The changes are subtle, but deep, caused by the mind-stretching expanses of nothingness and eerie quiet, where a person can sit perfectly still and look deep inside themselves to the core of their essence, their reasons for being, and the necessity of checking inside your boots every morning for fatal surprises. They also picked up the most finely tuned sense of irony in the world, and the Aboriginal gift for making up stories.

Be warned. There is also the matter of the beaches. Australian beaches are simply the nicest and best in the entire world. Although anyone actually venturing into the sea will have to contend with sharks, stinging jellyfish, stonefish (a fish which sits on the bottom of the sea, pretends to be a rock, and has venomous barbs sticking out of its back that will kill just from the pain) and surfboarders. However, watching a beach sunset is worth the risk.

As a result of all this hardship, dirt, thirst, and wombats, you would expect Australians to be a dour lot. Instead, they are genial, jolly, cheerful, and always willing to share a kind word with a stranger, unless they are an American. Faced with insurmountable odds and impossible problems, they smile disarmingly and look for a stick. Major engineering feats have been performed with sheets of corrugated iron, string, and mud.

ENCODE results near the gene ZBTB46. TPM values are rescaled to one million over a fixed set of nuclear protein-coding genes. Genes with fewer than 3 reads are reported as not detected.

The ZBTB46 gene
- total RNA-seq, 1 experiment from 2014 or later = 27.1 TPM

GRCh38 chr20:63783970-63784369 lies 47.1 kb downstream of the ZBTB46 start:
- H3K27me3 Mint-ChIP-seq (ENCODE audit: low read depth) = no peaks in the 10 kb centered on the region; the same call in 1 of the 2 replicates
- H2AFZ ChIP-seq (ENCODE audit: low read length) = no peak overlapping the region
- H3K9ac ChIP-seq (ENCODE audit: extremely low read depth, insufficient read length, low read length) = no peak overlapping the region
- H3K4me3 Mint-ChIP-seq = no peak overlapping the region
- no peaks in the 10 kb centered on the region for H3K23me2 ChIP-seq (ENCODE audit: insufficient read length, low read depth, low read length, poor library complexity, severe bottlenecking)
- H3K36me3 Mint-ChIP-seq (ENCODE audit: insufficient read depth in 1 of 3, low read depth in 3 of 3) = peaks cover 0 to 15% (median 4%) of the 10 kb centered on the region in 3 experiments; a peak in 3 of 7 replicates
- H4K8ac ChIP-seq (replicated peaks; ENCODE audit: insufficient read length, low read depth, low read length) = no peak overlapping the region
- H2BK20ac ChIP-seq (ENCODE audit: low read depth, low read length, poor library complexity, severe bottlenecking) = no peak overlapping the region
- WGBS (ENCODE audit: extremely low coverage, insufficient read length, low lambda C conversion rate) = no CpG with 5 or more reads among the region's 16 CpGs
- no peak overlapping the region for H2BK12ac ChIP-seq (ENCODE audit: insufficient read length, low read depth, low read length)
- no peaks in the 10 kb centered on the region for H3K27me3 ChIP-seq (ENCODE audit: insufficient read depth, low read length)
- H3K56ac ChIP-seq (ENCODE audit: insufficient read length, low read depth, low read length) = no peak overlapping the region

Alone of all the races on earth, they seem to be free from the ‘Grass is Greener on the other side of the fence’ syndrome, and roundly proclaim that Australia is, in fact, the other side of that fence. They call the land “Oz”, “Godzone” (a verbal contraction of “God’s Own Country”) and “Best bloody place on earth, bar none, strewth.” The irritating thing about this is they may be right.

There are some traps for the unsuspecting traveller, though. Do not under any circumstances suggest that the beer is imperfect, unless you are comparing it to another kind of Australian beer. Do not wear a Hawaiian shirt. Religion and Politics are safe topics of conversation (Australians don’t care too much about either) but Sport is a minefield. The only correct answer to “So, howdya’ like our country, eh?” is “Best {insert your own regional swear word here} country in the world!”. It is very likely that, on arriving, some cheerful Australians will ‘adopt’ you on your first night, and take you to a pub where Australian Beer is served. Despite the obvious danger, do not refuse. It is a form of initiation rite. You will wake up late the next day with an astonishing hangover, a foul-taste in your mouth, and wearing strange clothes. Your hosts will usually make sure you get home, and waive off any legal difficulties with “It’s his first time in Australia, so we took him to the pub.”, to which the policeman will sagely nod and close his notebook. Be sure to tell the story of these events to every other Australian you encounter, adding new embellishments at every stage, and noting how strong the beer was. Thus you will be accepted into this unique culture.